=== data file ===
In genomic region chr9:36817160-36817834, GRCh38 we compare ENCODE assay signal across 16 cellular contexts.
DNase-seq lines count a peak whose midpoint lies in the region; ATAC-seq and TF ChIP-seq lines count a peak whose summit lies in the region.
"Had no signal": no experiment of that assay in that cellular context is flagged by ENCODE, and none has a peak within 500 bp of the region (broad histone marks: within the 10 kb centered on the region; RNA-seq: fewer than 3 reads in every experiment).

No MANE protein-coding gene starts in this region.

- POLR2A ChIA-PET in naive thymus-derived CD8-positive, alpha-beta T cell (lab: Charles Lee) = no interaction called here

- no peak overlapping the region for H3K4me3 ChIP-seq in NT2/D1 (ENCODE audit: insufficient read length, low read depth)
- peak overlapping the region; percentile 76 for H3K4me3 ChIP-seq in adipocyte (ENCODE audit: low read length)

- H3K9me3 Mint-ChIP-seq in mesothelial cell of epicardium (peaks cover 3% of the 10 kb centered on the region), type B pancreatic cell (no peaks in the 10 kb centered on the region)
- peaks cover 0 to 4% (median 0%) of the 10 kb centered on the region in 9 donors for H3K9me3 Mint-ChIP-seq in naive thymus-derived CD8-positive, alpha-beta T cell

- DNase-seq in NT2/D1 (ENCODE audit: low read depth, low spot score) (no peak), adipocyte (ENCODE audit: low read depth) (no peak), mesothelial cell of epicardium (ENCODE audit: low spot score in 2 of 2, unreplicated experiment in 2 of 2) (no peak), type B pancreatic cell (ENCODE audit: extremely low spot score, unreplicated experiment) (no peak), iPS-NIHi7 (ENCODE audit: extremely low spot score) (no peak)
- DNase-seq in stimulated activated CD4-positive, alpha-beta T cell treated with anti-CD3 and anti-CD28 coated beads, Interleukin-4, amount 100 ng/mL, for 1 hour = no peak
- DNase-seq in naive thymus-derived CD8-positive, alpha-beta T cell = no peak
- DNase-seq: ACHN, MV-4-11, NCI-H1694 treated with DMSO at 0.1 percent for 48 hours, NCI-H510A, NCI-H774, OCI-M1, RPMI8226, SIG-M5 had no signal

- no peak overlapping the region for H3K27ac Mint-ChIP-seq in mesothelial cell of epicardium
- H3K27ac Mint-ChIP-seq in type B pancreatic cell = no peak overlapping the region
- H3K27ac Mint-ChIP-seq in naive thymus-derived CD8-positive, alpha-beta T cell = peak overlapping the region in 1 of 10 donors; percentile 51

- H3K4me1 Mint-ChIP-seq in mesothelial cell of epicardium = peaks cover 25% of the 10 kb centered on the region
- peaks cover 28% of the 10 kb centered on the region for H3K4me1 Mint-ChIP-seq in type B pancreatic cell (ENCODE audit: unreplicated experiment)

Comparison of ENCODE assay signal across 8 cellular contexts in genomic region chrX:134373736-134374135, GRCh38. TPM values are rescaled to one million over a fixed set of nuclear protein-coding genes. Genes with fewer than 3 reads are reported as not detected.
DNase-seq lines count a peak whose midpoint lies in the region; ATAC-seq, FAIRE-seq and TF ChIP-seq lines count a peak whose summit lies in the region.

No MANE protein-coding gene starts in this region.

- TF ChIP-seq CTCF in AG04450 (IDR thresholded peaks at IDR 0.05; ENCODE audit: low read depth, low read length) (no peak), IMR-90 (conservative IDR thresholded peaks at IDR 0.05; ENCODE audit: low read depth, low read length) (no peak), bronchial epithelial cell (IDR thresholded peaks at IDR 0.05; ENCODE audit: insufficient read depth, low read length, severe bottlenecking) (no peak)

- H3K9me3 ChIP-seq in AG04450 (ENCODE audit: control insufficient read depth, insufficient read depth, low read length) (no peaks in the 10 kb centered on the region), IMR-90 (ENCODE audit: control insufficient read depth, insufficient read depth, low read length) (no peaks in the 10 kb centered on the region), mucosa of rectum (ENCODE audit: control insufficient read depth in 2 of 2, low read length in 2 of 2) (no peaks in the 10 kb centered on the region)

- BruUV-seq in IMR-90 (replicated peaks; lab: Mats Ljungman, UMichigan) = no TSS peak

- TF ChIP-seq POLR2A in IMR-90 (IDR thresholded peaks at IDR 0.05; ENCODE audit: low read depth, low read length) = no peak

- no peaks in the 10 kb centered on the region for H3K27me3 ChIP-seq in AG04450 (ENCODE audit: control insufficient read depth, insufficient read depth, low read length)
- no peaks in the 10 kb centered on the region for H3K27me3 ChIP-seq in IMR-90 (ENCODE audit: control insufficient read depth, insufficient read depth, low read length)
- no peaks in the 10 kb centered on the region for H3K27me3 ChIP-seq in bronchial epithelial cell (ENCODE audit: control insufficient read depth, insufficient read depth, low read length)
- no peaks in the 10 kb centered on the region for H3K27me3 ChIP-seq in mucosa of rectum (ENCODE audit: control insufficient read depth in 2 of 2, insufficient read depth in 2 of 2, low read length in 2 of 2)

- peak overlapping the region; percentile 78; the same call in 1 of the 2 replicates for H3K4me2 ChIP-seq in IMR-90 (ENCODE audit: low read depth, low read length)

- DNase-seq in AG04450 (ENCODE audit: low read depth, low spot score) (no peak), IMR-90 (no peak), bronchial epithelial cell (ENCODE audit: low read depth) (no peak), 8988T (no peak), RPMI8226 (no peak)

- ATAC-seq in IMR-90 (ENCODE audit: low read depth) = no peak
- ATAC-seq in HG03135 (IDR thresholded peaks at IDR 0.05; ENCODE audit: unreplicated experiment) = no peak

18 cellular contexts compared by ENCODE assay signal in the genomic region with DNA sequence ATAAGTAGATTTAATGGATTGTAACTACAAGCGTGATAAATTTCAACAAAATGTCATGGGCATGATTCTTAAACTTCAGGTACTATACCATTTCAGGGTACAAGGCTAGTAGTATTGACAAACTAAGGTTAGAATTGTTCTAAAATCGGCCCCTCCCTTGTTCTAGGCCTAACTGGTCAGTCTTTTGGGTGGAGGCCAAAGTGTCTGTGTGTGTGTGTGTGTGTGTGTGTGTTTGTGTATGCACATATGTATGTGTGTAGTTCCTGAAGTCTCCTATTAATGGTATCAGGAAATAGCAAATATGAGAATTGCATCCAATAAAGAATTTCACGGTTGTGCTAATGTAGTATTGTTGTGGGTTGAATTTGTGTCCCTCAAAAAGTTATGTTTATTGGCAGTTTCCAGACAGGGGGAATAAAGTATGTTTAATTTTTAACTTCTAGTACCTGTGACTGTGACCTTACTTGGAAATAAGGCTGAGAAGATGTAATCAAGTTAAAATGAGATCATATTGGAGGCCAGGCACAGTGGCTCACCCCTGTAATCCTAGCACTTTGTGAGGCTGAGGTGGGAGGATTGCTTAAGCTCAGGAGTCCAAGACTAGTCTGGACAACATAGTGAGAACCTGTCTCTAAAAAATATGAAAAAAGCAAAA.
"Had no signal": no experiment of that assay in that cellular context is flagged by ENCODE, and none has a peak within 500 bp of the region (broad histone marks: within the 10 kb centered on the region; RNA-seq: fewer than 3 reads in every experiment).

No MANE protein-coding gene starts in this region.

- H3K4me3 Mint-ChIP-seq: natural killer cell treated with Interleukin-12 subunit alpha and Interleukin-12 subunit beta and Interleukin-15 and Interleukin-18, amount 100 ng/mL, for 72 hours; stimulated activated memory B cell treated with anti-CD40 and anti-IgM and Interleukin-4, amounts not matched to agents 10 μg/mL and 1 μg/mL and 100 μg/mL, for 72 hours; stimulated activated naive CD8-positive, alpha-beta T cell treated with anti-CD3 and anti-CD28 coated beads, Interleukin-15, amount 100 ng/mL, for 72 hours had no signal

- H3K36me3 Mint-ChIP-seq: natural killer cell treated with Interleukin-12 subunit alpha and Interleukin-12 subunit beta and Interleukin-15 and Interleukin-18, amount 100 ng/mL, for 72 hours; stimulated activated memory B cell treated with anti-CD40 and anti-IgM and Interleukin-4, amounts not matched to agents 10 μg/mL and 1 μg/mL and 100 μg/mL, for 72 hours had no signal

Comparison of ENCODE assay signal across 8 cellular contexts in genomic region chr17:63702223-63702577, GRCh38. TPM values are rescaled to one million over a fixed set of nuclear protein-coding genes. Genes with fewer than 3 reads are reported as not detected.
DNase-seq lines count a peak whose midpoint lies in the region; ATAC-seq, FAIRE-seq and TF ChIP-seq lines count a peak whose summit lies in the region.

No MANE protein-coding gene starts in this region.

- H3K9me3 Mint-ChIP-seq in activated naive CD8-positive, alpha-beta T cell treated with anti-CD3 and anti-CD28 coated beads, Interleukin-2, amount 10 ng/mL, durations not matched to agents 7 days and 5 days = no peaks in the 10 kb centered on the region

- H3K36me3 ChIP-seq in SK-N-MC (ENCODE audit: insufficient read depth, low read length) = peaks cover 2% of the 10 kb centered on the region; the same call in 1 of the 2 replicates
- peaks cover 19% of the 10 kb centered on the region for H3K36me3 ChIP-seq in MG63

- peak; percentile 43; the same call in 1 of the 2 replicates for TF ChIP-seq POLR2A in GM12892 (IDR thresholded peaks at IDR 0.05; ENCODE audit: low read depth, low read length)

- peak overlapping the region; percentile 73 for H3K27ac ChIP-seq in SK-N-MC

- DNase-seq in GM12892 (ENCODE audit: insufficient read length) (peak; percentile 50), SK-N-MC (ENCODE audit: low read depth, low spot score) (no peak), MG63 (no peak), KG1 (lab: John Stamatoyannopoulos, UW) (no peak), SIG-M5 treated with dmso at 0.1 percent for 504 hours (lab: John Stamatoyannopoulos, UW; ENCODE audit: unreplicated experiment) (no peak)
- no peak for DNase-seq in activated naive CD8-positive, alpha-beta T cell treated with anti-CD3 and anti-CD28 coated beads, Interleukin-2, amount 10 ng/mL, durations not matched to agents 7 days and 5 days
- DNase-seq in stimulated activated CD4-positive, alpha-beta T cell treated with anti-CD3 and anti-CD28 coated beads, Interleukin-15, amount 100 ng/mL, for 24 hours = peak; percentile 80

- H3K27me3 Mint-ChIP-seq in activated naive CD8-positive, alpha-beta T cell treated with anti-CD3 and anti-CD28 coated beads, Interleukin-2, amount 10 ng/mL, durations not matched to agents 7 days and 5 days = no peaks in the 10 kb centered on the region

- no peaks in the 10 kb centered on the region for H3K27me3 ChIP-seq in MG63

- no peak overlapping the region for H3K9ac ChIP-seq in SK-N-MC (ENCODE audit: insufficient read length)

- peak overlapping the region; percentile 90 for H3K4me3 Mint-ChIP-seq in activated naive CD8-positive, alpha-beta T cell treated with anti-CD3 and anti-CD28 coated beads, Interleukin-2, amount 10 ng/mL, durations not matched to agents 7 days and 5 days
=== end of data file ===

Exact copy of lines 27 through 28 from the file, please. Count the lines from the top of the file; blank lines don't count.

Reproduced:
- no peaks in the 10 kb centered on the region for H3K27me3 ChIP-seq in IMR-90 (ENCODE audit: control insufficient read depth, insufficient read depth, low read length)
- no peaks in the 10 kb centered on the region for H3K27me3 ChIP-seq in bronchial epithelial cell (ENCODE audit: control insufficient read depth, insufficient read depth, low read length)